Calling the United States and India “two bookends of stability on either side of the globe,” the Trump administration on Wednesday bluntly proposed that Washington and New Delhi work together in the Indo-Pacific region to counter the disruptive force that China has become.
In a stunning new dynamic unveiled by Secretary of State Rex Tillerson, Trump’s America ditched the pussy-footing and kid glove treatment of China that characterized the previous Obama and Bush administrations as they sought to woo New Delhi to counter Beijing’s growing assertiveness in the region and beyond.
“The United States seeks constructive relations with China. But we won’t shrink from China’s challenges to the rules-based order, or where China subverts the sovereignty of neighboring countries, and disadvantages the US and our friends.” Tillerson said in a remarkably candid address to the Washington think-tank, adding, “In this period of uncertainty and angst, India needs a reliable partner on the world stage. I want to make clear: with
our shared values and vision for global stability+
, peace and prosperity, the United States is that partner.”
In an unprecedented criticism of Beijing and its methods while juxtaposing and contrasting it with New Delhi’s outlook, Tillerson said China, while rising alongside India, “has done so less responsibly, at times undermining the international, rules-based order – even as countries like India operate within a framework that protects other nations’ sovereignty.”
“China’s provocative actions in the
South China Sea+
directly challenge the international law and norms that the United States and India both stand for,” he added, drawing New Delhi into the strategic matrix in the Asia-Pacific region where a rising and assertive Beijing has begun to challenge Washington’s decades long dominance even as New Delhi has largely stood by the sidelines.
The US Secretary of State’s remarks came hours after President Trump publicly and symbolically threw his support behind India by hosting a
Diwali event at the White House+
, while rhapsodizing about India, Indian-Americans, Hindu-Americans, and Prime Minister Modi.
Tillerson gave the sentiments policy heft with an India outreach that left no one in doubt which way the Trump administration is leaning towards in the Asia-Pacific region that is now increasingly being referred to as the Indo-Pacific region.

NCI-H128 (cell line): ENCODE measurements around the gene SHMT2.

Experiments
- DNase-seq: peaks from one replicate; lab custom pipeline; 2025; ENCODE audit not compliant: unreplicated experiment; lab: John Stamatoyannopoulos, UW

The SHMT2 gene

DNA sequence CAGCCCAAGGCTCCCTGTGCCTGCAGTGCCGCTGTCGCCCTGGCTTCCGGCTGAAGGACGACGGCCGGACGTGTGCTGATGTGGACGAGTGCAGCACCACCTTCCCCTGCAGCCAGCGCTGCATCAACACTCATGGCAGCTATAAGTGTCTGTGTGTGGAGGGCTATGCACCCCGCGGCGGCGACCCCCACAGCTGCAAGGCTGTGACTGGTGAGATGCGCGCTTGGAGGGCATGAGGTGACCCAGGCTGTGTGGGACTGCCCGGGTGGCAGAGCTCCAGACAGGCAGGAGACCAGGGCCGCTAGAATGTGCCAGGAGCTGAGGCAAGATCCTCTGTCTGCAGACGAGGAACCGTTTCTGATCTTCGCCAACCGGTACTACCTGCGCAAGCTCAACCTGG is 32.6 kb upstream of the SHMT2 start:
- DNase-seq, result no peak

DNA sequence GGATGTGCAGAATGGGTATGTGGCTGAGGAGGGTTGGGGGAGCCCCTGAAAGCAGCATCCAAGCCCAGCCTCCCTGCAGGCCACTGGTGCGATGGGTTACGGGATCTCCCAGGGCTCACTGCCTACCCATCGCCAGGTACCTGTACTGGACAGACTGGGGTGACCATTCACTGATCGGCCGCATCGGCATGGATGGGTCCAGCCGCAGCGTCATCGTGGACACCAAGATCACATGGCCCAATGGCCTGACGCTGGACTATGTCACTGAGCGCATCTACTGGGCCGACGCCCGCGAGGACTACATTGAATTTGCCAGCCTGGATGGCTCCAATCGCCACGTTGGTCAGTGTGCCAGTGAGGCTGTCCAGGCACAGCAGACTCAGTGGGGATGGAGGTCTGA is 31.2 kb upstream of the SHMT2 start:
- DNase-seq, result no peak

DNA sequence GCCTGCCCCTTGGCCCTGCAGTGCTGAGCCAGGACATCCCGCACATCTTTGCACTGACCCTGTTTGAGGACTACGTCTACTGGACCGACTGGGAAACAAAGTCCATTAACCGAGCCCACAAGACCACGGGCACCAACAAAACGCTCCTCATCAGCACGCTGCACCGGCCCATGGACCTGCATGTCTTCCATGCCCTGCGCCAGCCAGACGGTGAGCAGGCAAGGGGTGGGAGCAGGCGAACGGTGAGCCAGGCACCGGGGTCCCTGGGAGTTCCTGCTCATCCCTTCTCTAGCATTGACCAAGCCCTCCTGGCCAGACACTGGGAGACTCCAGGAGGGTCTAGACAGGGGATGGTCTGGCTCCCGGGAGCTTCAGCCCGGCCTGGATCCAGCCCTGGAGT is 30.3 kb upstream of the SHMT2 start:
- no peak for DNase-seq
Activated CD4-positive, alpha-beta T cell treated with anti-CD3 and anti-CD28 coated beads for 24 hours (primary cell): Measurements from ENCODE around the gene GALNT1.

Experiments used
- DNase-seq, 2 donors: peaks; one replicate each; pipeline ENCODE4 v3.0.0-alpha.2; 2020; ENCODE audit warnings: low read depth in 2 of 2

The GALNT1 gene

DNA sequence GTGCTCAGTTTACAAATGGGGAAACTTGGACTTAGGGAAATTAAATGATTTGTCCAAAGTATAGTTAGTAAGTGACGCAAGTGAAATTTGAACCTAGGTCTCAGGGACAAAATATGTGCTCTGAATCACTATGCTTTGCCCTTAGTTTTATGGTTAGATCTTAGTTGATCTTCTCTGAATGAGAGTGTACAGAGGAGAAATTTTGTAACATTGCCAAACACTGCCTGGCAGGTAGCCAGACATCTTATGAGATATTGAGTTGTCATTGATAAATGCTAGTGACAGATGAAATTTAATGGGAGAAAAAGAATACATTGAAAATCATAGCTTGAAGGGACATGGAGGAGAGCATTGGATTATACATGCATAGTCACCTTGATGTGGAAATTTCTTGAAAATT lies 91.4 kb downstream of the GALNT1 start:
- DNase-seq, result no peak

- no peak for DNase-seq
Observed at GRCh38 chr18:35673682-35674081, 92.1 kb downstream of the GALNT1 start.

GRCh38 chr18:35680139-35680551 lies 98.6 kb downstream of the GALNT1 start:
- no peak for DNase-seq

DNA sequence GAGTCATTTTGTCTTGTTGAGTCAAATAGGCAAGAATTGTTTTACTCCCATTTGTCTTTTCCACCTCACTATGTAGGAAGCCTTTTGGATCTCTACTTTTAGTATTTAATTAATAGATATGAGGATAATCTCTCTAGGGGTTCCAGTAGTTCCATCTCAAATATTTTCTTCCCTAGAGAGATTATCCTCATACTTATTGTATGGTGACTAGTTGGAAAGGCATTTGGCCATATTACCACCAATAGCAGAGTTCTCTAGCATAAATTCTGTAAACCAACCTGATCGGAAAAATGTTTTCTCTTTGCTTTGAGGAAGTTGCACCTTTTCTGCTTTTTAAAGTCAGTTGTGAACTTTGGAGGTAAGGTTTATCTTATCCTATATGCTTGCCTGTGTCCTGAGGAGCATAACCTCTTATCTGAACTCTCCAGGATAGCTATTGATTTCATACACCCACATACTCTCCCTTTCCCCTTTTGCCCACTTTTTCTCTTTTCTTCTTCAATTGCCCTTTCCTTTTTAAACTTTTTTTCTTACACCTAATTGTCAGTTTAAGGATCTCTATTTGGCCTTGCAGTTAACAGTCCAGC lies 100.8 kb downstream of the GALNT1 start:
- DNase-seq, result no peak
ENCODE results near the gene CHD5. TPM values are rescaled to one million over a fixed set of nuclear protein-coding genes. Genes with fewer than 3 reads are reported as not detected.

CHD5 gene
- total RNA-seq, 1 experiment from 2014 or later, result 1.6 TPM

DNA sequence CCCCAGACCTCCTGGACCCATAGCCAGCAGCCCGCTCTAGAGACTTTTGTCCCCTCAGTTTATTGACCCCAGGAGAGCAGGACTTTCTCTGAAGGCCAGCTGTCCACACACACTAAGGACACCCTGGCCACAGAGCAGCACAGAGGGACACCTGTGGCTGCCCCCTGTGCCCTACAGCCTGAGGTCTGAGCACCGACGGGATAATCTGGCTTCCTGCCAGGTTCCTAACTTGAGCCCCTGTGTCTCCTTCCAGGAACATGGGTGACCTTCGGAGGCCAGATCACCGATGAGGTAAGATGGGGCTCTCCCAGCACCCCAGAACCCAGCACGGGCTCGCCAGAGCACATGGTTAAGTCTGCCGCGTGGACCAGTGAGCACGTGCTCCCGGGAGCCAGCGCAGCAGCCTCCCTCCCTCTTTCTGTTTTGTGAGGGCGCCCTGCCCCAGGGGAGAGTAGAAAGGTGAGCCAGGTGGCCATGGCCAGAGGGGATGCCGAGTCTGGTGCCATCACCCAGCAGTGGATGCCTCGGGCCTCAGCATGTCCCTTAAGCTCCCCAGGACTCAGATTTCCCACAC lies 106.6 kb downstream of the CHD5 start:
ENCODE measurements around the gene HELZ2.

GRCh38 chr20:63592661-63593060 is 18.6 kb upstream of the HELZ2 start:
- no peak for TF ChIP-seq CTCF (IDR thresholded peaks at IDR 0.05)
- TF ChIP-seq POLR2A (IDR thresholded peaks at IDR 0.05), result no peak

“The world’s center of gravity is shifting to the heart of the Indo-Pacific. The
United States and India+
– with our shared goals of peace, security, freedom of navigation, and a free and open architecture – must serve as the eastern and western beacons of the Indo-Pacific. As the port and starboard lights between which the region can reach its greatest and best potential,” Tillerson said .
“We need to collaborate with India to ensure that the Indo-Pacific is increasingly a place of peace, stability, and growing prosperity – so that it does not become a region of disorder, conflict and predatory economics,” he added.
Tillerson also issued a blunt warning to China’s client state Pakistan, saying “states that use terror as an instrument of policy will only see their international reputation and standing diminish” and “it is the obligation, not choice, of every civilized nation to combat the scourge of terrorism” and the United States and India are leading that regional effort together.
“We expect Pakistan to take decisive action against terrorist groups based there that threaten its own people and the broader region. In doing so, Pakistan furthers stability and peace for itself and its neighbors, and improves its own international standing,” he added.
In a transparent smackdown of Pakistan toxic religion-based extremism and critics who have worried if New Delhi is going the same route, Tillerson said India can also serve as a clear example of a diverse, dynamic, and pluralistic country to others – a flourishing democracy in the age of global terrorism.
“The sub-continent is the birthplace of four of the world’s major religions, and India’s diverse population includes more than 170 million Muslims – the third-largest Muslim population in the world. Yet we do not encounter significant numbers of Indian Muslims among foreign fighters in the ranks of ISIS or other terror groups, which speaks to the strengths of Indian society,” Tillerson said, echoing the Bush administration, which first made such an observation, while implicitly rejecting the apprehensions of some liberal sections who fear that New Delhi is controlled by a Hindu nationalist government.
But it was Tillerson’s upfront remarks setting up India to counter China – coming just ahead of President Trump’s trip to Asia next month to attend the APEC and Asean meetings (Tillerson himself will be visiting India later this month), that caught the eyes and ears of the diplomatic community and world capitals.
“We are already capturing the benefits of our important trilateral engagement between the US, India, and Japan. As we look ahead, there is room to invite others, including Australia, to build on shared objectives and initiatives,” Tillerson said, setting up the roadmap for Trump’s Asia visit next month.